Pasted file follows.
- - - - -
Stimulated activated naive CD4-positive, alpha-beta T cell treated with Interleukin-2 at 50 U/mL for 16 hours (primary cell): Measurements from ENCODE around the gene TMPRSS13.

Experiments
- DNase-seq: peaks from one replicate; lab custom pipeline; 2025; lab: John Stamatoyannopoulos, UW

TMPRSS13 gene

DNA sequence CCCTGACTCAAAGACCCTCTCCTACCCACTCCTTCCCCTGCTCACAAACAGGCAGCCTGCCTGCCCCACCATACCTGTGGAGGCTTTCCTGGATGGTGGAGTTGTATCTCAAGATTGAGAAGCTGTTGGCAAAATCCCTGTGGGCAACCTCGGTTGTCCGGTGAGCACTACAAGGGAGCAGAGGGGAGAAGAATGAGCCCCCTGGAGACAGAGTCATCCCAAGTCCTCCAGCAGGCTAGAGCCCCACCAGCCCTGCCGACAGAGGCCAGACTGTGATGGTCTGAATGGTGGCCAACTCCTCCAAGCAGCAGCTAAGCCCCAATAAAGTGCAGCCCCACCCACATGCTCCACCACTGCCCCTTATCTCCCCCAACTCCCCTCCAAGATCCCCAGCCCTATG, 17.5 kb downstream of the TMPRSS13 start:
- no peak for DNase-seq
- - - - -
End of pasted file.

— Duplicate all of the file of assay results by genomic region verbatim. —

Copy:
Stimulated activated naive CD4-positive, alpha-beta T cell treated with Interleukin-2 at 50 U/mL for 16 hours (primary cell): Measurements from ENCODE around the gene TMPRSS13.

Experiments
- DNase-seq: peaks from one replicate; lab custom pipeline; 2025; lab: John Stamatoyannopoulos, UW

TMPRSS13 gene

DNA sequence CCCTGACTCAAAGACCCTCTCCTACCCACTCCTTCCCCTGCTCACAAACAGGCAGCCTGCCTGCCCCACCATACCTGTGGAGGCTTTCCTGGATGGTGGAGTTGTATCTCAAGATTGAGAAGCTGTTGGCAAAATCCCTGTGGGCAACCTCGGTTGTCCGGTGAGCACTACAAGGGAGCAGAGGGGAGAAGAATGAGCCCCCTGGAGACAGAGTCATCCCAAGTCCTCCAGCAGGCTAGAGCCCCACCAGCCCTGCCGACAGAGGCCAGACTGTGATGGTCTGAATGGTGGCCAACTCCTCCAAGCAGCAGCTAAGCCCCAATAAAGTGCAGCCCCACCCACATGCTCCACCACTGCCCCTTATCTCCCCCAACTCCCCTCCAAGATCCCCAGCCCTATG, 17.5 kb downstream of the TMPRSS13 start:
- no peak for DNase-seq